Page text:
Module 3: Motor Learning - Return to Sport
The decision of when an injured athlete can return to sport is difficult and challenging one. Despite the development of return to sports (RTS) guidelines, there are still more questions than answers regarding specific criteria. In various publications, return to sport is considered a continuum. In reality, we first have to take a step back to the moment of the injury before we actually start talking about RTS.
In the acute phase, for example after ACL reconstruction, it may be useful for patients to use a motor program aimed at protecting the knee by taking small steps, reducing the range of motion of the knee and limiting the load on the operated leg. This strategy also keeps the pain within acceptable limits and can therefore be seen as meaningful. Gradually, one would expect that improvement and restoration of movement patterns occurs. However, that is often not the case. An ACL injury, in addition to being a biomechanical lesion of the knee, can also be considered a central neurophysiological lesion.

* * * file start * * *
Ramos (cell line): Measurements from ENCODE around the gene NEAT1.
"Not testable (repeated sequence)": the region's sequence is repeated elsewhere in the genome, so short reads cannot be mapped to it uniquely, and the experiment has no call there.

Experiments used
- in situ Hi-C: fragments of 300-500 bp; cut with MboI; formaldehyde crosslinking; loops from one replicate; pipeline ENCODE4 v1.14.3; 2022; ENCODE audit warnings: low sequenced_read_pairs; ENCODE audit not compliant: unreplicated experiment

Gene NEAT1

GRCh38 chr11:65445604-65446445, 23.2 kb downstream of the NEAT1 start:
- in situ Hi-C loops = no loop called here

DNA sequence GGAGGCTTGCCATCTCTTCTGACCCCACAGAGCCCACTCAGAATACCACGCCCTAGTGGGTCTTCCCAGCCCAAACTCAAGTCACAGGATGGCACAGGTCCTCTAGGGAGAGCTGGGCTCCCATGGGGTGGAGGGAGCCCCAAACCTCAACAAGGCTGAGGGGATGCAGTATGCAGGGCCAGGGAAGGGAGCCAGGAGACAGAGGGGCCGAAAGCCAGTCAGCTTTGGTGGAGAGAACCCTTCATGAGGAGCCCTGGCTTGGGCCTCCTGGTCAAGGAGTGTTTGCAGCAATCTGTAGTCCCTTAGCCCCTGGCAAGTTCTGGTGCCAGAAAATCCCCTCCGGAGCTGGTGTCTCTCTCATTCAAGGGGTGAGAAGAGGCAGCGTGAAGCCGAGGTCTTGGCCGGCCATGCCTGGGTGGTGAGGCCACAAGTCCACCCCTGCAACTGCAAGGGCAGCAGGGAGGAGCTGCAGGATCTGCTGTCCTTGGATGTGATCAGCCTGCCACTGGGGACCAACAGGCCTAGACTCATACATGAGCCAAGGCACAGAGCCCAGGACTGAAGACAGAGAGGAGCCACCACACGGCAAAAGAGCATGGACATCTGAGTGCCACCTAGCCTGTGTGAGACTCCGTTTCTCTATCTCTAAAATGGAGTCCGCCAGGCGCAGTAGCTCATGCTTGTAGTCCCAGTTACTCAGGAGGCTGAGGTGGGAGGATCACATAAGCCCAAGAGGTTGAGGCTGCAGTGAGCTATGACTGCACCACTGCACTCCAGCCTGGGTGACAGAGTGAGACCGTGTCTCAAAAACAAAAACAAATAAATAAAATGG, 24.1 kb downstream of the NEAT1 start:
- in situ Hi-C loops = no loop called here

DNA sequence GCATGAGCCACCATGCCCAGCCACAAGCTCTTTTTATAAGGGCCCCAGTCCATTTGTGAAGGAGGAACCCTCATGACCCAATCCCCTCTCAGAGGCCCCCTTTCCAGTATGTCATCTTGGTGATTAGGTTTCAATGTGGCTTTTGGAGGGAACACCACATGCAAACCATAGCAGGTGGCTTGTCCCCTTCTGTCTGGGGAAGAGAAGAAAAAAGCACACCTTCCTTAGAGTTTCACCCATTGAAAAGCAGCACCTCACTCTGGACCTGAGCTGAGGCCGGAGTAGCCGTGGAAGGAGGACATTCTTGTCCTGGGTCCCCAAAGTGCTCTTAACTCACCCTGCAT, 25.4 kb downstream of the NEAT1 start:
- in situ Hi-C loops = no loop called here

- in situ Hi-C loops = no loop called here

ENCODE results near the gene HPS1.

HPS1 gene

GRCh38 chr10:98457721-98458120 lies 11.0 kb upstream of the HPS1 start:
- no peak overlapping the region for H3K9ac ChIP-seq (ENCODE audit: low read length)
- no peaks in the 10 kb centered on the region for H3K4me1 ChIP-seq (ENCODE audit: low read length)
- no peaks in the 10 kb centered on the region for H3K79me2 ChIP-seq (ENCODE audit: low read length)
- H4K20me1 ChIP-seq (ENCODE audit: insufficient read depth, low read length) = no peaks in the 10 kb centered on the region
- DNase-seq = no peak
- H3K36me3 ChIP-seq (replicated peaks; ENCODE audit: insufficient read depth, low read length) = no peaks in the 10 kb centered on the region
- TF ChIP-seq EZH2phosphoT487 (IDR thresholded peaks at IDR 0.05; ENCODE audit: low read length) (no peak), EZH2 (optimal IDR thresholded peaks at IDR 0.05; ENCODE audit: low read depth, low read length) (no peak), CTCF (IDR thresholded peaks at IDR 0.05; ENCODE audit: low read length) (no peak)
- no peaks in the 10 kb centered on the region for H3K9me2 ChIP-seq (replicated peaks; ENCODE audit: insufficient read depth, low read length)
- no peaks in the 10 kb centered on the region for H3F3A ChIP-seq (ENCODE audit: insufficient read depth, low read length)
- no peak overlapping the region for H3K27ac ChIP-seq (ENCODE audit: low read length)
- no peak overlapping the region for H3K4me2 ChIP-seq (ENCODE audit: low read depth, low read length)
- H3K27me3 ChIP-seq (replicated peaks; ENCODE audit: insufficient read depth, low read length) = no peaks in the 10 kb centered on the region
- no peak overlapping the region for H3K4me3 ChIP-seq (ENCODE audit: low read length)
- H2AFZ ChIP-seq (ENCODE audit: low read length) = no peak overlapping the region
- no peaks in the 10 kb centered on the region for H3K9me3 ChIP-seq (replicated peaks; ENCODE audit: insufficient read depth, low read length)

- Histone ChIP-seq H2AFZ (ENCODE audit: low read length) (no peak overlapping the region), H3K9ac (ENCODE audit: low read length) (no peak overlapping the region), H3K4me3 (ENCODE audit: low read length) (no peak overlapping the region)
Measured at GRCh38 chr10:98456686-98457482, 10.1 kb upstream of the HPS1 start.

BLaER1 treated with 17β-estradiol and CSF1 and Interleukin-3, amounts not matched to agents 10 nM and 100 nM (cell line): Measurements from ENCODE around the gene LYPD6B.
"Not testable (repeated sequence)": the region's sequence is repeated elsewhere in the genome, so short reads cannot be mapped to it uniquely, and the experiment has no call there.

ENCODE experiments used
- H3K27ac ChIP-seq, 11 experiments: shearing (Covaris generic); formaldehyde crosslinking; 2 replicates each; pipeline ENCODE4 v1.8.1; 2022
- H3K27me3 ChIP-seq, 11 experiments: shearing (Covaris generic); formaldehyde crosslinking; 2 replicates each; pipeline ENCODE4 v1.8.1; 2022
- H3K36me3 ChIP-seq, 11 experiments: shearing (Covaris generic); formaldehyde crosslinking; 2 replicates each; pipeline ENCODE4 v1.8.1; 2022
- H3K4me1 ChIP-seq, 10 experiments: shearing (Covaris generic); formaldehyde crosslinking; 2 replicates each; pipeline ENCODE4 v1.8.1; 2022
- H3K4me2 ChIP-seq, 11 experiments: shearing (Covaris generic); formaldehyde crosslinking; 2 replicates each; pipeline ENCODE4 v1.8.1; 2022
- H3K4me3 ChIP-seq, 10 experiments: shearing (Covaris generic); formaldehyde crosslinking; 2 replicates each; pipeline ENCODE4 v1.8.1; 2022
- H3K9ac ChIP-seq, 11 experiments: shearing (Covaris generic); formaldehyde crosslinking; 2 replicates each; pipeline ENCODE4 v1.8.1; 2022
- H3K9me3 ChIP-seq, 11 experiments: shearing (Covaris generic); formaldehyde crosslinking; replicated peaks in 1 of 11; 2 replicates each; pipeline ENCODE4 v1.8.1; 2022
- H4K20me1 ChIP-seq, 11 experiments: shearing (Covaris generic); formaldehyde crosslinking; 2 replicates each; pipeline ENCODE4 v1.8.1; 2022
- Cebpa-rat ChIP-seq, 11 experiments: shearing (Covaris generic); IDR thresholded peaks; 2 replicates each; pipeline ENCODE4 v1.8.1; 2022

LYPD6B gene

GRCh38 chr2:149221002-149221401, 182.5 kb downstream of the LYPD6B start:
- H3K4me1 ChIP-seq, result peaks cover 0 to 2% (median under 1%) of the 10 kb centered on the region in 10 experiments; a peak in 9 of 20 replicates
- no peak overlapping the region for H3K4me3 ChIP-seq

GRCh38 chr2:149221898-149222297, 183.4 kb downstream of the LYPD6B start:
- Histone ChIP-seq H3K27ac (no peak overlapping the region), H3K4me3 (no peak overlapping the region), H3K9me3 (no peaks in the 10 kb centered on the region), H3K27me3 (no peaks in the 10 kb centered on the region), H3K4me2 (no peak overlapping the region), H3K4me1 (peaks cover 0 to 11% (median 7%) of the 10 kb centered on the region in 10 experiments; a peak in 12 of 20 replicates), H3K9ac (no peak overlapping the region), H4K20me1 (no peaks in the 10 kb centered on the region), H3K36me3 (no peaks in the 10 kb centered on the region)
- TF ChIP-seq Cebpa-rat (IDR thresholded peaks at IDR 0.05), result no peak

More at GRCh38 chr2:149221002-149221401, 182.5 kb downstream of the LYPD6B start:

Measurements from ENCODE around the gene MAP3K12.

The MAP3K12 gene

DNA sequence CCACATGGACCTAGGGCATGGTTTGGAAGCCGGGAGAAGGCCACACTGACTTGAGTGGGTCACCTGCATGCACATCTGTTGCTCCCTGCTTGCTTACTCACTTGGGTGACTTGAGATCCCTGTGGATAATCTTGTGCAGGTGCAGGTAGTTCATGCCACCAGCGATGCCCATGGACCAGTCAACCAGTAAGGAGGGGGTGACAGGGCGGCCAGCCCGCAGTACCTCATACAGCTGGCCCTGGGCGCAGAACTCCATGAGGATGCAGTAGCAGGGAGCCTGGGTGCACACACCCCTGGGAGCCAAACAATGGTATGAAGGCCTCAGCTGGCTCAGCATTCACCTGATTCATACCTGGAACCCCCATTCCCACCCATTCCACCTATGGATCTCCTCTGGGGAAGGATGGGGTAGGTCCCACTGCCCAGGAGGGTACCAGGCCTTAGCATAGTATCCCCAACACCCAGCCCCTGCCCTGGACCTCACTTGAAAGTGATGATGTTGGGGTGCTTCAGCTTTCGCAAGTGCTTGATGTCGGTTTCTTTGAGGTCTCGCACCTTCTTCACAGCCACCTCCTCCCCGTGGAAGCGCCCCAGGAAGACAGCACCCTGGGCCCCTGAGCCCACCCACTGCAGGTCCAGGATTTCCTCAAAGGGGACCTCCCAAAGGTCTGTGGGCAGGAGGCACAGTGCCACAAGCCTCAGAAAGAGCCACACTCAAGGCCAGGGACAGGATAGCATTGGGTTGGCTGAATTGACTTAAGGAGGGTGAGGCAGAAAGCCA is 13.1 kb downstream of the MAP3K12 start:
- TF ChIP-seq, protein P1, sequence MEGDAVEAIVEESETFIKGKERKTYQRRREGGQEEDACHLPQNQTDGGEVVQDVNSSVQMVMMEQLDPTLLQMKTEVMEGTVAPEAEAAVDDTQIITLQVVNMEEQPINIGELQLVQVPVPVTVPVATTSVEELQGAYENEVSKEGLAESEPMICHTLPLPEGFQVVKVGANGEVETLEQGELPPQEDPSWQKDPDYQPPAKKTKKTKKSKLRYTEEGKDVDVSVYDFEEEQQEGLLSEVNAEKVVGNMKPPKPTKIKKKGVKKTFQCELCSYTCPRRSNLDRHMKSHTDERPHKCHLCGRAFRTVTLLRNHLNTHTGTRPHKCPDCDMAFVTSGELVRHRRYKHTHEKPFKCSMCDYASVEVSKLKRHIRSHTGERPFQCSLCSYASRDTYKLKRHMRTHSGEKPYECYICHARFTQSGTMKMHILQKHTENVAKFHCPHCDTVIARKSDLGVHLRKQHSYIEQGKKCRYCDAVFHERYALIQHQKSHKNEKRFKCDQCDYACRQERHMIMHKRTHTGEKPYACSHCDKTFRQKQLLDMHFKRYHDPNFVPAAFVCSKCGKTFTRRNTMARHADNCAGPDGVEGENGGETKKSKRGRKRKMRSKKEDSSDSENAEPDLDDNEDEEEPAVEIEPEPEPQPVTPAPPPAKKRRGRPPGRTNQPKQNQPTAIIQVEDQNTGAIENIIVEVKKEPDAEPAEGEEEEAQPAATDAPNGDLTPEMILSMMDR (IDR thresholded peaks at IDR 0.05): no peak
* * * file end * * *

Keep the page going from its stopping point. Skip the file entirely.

This is the opportunity to implement motor learning in the rehabilitation of the patient. The aim is to achieve optimal neuroplasticity. The principles are applied in the pre-habilitation from the onset of the injury. After the operation, additional principles are worked on, contingent on the basis of time and criteria. The importance is that direct relationships were found between abnormal movement patterns at the beginning of rehabilitation and later performed RTS tests. Therefore, it is important to ensure optimal recovery from exercise from the start of the rehabilitation.
During this course, we will critically assess the current RTS after ACL reconstruction. Possibilities for optimization based on current trends in the literature are presented. The students work out a case in groups and present this. Special attention is given to neuroplasticity and how to facilitate this with principles of motor learning. In addition, we will discuss indicators for the psychological willingness of the athlete with regard to RTS and the role of the physiotherapist within a multi-disciplinary shared decision making process.
At the end of the course:
- You have gained insight that RTS is a continuum instead of a fixed moment in time
- You will be familiarized with an extensive spectrum of sensorimotor and biomechanical assessments required for RTS decision making
- You will be able to recognize the psychological willingness of the athlete for RTS
- You have insight about your contribution to RTS decision making